December is a time for giving. For many of us, that conjures images of presents for friends and family. Additionally, charitable giving traditionally ramps up as we approach the end of the year. According to Giving USA, American charities received $449.64 billion in 2019 which was more than 2% of US GDP. On average, December alone accounts for 20% of charitable giving according to iDonate.com.
For most, this giving happens the old-fashioned way – by donating cash. Just because this is the traditional way of giving, though, may not make it the best for you, especially when taxes are considered.
While this is by no means an exhaustive list, below are some less popular, but occasionally advantageous, ways to contribute to the charities you care about.
Donating Appreciated Stock
If you have a large gain in a taxable investment account, consider donating the shares directly to the charity. The donor avoids realizing taxable capital gains and realizes a donation amount based on the investment value on the day it’s transferred to the charity. As a tax-exempt organization, the charity isn’t required to pay capital gains taxes like an individual or corporation. Often, the investment will be sold quickly upon receipt but occasionally it will be added the organization’s investment portfolio. No matter what the charity does with the shares, the donor’s gift amount doesn’t change.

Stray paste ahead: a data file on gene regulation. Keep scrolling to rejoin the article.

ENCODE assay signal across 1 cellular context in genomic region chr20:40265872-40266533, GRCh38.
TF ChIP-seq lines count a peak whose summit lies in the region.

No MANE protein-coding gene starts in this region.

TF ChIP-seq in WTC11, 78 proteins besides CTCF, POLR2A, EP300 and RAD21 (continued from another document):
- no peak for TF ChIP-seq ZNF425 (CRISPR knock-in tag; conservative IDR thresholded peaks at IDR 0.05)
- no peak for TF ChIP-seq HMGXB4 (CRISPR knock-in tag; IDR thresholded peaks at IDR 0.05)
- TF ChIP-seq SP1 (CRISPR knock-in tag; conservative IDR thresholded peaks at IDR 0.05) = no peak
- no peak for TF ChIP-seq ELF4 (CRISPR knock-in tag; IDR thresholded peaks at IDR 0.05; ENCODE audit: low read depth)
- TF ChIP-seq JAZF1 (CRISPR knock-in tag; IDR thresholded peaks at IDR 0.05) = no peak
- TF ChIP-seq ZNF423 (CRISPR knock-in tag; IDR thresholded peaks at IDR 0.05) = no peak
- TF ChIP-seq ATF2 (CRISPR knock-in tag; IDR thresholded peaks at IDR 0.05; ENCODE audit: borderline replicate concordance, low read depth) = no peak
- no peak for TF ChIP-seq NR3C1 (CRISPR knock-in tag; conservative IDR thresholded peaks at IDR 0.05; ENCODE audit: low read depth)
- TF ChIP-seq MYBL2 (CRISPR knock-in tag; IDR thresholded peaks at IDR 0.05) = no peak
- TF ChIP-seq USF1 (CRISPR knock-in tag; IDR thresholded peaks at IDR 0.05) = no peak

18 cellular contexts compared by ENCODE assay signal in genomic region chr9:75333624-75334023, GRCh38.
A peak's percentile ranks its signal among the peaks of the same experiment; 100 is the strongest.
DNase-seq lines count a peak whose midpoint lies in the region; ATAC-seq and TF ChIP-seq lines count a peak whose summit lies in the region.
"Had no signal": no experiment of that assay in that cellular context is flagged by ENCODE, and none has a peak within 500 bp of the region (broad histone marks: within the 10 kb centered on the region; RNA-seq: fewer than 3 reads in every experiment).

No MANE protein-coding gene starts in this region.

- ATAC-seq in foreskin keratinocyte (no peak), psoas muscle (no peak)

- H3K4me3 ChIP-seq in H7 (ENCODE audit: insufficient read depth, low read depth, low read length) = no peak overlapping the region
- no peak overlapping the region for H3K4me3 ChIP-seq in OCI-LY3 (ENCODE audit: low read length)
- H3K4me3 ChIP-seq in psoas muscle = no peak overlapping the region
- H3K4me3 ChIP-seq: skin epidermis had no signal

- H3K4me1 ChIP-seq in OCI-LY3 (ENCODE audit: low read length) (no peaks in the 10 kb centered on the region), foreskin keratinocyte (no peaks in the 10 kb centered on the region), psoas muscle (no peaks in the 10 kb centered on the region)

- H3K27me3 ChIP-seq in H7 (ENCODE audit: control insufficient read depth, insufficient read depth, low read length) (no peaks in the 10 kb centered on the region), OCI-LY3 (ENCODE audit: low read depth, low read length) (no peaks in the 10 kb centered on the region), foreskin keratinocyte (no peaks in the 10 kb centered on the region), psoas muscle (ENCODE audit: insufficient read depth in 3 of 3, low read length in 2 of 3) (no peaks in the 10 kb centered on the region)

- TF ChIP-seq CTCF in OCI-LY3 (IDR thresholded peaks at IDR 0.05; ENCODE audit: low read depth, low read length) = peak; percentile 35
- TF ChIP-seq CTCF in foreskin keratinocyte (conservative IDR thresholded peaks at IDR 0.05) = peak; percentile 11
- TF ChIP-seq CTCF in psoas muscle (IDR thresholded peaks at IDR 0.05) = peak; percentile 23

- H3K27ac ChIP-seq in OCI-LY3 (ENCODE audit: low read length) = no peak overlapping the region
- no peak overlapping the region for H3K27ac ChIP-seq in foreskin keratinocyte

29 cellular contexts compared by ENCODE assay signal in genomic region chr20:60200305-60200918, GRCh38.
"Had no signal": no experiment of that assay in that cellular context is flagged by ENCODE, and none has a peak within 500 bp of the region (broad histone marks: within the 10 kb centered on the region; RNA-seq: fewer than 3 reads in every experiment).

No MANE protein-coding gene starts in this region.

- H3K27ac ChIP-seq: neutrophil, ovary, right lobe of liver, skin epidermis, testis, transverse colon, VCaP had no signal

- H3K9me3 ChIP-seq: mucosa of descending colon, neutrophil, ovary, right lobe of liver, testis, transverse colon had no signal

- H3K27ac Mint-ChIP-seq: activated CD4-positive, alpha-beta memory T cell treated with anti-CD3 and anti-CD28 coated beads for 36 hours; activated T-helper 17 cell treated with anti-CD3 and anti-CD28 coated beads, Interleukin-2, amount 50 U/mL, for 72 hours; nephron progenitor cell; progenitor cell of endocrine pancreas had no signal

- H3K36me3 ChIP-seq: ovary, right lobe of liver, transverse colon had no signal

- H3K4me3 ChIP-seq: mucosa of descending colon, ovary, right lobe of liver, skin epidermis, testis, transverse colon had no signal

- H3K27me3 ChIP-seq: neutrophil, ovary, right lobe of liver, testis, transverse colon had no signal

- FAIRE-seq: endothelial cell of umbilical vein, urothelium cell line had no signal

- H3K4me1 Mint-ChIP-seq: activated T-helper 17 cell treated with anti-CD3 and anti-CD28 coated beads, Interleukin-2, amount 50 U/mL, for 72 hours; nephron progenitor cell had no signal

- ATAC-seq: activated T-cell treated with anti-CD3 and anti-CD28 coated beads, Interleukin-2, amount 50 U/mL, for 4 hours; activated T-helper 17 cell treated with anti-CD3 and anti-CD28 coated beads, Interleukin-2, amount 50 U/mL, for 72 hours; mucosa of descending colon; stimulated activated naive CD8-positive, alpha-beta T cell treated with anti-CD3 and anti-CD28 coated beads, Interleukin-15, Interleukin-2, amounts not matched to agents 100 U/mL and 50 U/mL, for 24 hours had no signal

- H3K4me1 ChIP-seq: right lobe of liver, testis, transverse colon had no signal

Qualified Charitable Contributions
For those over the age of 70 ½ who have retirement savings in a traditional IRA or 401(k), a Qualified Charitable Contribution (or QCD) may be the best option. The funds, which go directly from the account to the charity, do not get included as income on the donor’s tax forms and therefore can lesson not just federal, but state and local taxes as well. To learn more about QCDs, click here.
Time and Talent
Perhaps monetary donations aren’t possible for you this year. COVID has impacted employment for many and the stimulus checks feel like a lifetime ago. There still may be ways to help out that favorite charity by volunteering, though. Admittedly, this is probably more difficult in 2020 than in years past, but organizations still need helpers, COVID or not, with everything from manual labor to drivers to operational and clerical tasks. Perhaps you could even organize your own small fundraiser among your friends and family.Who you give to is a personal decision. You may want to have a discussion with your tax and investment advisors, though, before you determine how and what to give.